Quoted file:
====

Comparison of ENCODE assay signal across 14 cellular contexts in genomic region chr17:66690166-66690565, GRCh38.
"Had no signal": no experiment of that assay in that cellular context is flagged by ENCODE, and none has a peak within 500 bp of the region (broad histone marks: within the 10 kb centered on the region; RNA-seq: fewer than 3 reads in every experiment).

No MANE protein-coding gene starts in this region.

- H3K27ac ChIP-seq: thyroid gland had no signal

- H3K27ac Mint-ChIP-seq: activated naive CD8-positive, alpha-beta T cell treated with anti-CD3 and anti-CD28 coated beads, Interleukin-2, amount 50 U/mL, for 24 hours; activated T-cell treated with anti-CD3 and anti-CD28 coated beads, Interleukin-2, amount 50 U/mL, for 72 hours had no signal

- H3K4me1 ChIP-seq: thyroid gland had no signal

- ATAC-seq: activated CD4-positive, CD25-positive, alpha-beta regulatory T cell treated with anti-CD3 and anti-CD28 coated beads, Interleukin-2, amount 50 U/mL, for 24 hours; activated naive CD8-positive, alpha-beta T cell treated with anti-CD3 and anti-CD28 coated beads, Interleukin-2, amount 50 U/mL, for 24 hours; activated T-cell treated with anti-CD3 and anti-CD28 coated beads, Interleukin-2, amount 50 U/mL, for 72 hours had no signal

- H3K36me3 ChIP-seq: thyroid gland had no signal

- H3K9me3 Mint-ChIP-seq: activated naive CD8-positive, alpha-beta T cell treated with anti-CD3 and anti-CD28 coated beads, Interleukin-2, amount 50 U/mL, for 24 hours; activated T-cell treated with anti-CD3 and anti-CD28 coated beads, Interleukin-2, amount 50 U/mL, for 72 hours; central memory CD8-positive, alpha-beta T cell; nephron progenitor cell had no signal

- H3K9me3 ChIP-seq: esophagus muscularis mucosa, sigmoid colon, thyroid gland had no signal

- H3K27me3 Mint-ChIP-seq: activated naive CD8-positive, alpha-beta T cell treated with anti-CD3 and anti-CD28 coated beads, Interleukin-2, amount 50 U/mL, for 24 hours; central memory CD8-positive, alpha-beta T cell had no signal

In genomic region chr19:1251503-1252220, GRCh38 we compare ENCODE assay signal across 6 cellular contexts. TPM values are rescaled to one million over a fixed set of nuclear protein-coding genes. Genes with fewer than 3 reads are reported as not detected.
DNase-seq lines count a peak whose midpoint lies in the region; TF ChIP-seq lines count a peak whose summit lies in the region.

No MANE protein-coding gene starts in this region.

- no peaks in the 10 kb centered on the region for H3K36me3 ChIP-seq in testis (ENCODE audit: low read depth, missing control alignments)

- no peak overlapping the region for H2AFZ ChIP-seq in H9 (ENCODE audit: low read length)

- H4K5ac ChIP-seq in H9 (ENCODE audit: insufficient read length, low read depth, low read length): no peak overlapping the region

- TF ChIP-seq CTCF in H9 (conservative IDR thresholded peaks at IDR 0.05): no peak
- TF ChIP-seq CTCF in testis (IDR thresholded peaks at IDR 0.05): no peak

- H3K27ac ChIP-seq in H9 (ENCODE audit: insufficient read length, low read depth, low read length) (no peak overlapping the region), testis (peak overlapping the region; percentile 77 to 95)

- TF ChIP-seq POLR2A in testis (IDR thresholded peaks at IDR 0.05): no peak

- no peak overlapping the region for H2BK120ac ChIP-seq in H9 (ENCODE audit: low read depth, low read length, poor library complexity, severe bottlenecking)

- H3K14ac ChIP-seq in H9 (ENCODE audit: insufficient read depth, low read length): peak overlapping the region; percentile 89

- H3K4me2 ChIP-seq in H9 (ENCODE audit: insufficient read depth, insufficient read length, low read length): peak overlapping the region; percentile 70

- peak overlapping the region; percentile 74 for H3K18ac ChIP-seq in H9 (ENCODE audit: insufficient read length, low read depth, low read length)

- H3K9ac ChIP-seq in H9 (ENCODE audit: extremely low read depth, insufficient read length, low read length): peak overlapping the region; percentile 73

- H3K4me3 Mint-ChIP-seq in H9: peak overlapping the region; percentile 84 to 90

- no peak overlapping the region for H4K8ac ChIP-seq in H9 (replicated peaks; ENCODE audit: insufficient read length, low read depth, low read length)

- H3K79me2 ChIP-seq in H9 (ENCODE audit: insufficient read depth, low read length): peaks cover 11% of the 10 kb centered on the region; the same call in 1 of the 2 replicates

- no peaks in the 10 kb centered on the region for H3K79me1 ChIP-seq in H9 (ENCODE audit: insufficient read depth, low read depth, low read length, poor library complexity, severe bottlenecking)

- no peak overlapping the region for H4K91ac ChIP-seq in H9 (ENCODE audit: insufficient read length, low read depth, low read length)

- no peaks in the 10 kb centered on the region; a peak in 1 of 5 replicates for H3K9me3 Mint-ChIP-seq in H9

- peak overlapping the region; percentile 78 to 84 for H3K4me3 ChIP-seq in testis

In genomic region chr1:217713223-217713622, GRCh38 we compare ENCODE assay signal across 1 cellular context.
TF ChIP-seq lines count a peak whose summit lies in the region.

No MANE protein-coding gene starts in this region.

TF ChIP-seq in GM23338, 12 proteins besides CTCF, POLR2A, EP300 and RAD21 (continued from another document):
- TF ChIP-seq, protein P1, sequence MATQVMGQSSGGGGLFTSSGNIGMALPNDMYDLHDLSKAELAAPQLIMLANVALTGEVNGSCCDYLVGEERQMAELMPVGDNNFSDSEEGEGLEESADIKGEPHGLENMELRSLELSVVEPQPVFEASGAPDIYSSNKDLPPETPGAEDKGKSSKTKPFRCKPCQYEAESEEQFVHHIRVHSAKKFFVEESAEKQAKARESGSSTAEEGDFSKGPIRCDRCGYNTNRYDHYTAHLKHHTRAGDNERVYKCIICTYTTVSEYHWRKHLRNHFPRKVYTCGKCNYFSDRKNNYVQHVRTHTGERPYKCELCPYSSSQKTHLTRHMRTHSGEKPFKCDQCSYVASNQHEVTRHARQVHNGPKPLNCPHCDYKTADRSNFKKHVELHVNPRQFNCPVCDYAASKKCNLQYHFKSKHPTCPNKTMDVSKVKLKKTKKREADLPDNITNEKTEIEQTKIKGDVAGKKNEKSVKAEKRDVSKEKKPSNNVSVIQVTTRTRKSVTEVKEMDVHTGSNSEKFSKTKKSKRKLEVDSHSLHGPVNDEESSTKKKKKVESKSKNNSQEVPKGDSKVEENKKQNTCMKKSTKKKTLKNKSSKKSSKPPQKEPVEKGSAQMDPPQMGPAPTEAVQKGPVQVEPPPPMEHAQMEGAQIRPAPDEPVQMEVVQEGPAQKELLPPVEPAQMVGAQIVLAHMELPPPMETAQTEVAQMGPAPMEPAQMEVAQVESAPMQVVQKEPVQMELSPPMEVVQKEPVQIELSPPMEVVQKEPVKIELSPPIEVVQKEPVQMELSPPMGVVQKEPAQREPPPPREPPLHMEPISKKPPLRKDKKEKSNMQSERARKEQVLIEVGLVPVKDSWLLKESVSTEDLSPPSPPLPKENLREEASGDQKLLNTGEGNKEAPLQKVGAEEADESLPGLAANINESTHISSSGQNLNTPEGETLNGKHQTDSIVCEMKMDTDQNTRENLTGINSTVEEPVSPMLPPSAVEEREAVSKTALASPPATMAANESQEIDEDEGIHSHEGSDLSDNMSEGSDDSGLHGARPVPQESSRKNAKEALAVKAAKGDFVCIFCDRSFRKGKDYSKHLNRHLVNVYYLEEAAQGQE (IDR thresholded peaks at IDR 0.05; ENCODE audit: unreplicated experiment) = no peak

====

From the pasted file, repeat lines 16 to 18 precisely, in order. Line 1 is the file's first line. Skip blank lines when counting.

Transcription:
- no peak overlapping the region for H2AFZ ChIP-seq in H9 (ENCODE audit: low read length)

- H4K5ac ChIP-seq in H9 (ENCODE audit: insufficient read length, low read depth, low read length): no peak overlapping the region

- TF ChIP-seq CTCF in H9 (conservative IDR thresholded peaks at IDR 0.05): no peak